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There are over a billion Roman Catholics in the world, only a tiny percentage of whom reside in the US. Yet Roman Catholicism remains the largest religious denomination in the US-a distinction it has held since the late 19th century when waves of immigrants from Europe came to America. James Fisher titles his brief history of Catholics in America, Communion of Immigrants. Owning one's immigrant roots is where any honest discussion of current immigration policy reform needs to begin.
Movies tell the American story and Catholics appear on screen more than any other religious group. As Colleen McDannell points out in Catholics in the Movies, Catholicism "lends itself to the drama and pageantry-the iconography--of film." But since the Second Vatican Council(192-65) called by Pope John the 23rd to "update" the Catholic faith in the modern world, US Catholics have been a divided community. Jesuit sociologist Richard Malloy argues in A Faith that Frees that most Catholics don't know and therefore do not treasure their rich faith tradition and its commitment to social justice. Religious historian Robert Orsi taps into the richness of material Christianity by showing how individual Catholics draw from their faith to create a world mediated by religious symbols and understanding.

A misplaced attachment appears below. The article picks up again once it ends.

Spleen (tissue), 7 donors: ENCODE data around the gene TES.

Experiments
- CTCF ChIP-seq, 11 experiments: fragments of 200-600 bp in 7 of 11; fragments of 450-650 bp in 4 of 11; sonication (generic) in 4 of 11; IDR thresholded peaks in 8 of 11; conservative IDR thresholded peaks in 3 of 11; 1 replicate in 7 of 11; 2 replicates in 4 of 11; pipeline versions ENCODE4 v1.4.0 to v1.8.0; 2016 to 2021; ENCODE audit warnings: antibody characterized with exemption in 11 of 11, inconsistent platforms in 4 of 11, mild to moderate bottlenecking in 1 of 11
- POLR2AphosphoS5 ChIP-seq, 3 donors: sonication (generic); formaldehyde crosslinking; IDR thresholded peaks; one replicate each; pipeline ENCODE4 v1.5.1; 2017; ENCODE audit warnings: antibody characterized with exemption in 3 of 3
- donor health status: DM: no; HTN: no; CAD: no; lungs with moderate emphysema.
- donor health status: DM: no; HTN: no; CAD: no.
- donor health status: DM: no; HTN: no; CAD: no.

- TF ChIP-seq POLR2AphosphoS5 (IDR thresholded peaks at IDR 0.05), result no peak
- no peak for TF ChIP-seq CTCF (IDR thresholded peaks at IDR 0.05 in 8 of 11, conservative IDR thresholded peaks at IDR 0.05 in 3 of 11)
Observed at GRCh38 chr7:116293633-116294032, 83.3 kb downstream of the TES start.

Fortunately there is no shortage of films featuring Catholics which invite our active participation, appreciative criticism, and personal reflection. While this course explore the portrayal of Catholics in the movies in general, it attends particularly to how the Catholic immigrant experience continues to shape Catholic imagination and consciousness.